There are so many excuses people can invent to justify procrastinating about estate planning. Most people think that if they are getting ready to retire or don’t have hundreds of thousands of dollars in personal property that they don’t really need to estate plan.
However, there are many times in your life when having an estate plan is crucial for you and the people you love. Having a plan in place when you encounter any of the four situations below will do a lot to provide you peace of mind and protect your loved ones.
When you become a parent
Adding a new remember to your family through birth, marriage or adoption is an incredible experience. All of the joy of new parenthood also comes with the stress of parental obligations.
Your children will need a guardian if anything happens to you while they are still minors. They also will rely on you to leave some sort of legacy that can help them cover their living expenses and basic needs. Estate planning during pregnancy or after the birth of a child is very common.
When you need state insurance
Your health or financial circumstances can change with very little warning. Your employer might go under, effectively eliminating your income, or you could get diagnosed with a life-altering medical condition like multiple sclerosis or Alzheimer’s disease.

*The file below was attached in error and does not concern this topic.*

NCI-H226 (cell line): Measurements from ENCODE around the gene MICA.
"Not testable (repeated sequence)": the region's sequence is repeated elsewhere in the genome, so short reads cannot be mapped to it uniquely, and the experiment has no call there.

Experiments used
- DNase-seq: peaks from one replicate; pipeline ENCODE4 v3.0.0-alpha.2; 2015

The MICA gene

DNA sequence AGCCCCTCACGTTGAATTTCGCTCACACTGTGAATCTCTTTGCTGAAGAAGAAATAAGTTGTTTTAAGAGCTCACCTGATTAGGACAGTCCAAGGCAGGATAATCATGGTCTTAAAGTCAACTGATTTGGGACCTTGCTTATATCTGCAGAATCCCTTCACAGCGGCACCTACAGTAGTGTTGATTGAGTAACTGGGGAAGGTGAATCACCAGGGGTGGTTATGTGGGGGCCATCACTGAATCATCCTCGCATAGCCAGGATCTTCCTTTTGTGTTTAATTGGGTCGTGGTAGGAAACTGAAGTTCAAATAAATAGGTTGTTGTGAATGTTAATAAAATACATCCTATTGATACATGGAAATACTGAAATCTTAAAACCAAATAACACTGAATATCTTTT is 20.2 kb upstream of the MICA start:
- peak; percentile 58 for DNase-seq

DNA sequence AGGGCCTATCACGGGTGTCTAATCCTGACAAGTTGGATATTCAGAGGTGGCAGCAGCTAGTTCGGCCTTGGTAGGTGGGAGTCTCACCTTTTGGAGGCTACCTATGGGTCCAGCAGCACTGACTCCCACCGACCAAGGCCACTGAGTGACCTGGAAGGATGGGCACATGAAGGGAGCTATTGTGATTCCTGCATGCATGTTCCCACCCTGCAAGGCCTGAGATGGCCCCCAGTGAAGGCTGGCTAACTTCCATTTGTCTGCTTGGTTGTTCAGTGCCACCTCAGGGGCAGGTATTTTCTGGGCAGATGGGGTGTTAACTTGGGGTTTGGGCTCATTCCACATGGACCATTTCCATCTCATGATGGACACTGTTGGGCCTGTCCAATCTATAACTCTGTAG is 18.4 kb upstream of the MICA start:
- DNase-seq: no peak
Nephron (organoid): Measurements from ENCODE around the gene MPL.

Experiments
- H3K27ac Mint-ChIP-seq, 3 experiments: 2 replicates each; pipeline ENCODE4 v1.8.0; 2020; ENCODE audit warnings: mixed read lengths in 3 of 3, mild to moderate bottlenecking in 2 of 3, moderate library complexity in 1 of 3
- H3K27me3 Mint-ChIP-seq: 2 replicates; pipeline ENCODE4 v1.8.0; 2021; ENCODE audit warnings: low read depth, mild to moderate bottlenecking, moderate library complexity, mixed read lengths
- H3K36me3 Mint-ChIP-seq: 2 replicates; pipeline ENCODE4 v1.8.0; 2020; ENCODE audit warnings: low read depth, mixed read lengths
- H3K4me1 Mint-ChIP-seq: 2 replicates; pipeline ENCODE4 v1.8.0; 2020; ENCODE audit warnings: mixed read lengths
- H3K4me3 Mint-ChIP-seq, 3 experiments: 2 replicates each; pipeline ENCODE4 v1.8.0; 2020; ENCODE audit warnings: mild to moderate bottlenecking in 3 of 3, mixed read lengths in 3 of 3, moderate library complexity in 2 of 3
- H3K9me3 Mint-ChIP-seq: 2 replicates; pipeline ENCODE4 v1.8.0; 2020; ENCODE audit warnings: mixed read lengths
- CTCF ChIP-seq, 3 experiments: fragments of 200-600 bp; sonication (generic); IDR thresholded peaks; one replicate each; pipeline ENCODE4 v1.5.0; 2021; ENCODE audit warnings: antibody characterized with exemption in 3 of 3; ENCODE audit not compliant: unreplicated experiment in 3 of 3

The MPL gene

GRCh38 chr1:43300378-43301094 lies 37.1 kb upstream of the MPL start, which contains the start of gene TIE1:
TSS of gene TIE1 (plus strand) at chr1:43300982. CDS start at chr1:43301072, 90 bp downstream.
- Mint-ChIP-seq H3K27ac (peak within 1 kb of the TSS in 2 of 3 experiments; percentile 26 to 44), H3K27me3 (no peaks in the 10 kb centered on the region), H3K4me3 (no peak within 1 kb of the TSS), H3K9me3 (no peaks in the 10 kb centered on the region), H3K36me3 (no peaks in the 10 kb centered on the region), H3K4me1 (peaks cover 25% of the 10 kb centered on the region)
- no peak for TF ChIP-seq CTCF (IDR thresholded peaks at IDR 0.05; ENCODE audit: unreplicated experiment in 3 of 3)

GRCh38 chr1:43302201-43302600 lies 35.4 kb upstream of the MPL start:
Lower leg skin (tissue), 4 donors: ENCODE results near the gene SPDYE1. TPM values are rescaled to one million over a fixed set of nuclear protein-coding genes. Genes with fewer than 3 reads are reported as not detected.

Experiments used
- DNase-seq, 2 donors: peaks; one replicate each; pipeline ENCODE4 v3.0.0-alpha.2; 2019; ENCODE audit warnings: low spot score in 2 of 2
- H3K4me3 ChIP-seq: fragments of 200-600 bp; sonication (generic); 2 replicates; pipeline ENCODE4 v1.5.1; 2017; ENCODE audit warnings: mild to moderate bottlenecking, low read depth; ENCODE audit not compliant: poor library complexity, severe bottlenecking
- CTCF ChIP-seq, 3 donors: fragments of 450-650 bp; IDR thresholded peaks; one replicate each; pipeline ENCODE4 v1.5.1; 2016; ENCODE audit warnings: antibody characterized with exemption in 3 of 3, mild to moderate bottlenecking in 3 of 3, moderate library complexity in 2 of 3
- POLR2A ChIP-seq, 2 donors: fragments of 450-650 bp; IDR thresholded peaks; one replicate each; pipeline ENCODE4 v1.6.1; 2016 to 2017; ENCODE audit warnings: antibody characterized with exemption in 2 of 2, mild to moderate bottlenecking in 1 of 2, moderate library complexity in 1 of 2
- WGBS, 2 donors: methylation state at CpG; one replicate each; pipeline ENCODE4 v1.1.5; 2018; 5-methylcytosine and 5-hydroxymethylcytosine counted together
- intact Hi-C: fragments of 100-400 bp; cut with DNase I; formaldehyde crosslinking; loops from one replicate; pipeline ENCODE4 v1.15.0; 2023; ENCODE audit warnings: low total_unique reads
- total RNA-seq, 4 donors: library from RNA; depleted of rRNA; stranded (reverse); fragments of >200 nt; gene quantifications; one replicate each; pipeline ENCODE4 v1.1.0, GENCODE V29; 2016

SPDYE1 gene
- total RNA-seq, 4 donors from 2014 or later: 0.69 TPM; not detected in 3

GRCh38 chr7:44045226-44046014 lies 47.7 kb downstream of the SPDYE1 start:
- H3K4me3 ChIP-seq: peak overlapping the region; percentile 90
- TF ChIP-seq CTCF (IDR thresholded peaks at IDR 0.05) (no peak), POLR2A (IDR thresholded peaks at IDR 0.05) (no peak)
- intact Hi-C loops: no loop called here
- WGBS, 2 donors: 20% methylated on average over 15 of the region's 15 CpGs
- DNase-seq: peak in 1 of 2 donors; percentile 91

When you have major health needs or no income, Medicaid may be the only way you can get medical care. Applying for Medicaid triggers a review of several years of financial transactions, so planning well before you would need to get benefits is often crucial to the success of your application during financial hardship.
When you have major assets
Whether you own a farm or a business, personal property worth more than a few thousand dollars will usually require careful planning.
Deciding whom to bequeath your property to is important, as is planning for a smooth transfer of ownership and the minimization of tax obligations. Moving property to a trust or changing how you own it can be a big part of estate planning when you have assets you want to protect.
When you become medically incapacitated
A stroke or a fall off the roof might leave you unconscious for days or weeks. Especially if you don’t have a spouse, there may not be anyone to speak on your behalf for medical care or handle your financial concerns. Estate plans that include a living will can protect those who become medically incapacitated by empowering someone to help manage their needs.
Understanding that changes in all of these situations can be hard to predict might motivate you to start estate planning when you recognize the signs of upcoming life changes.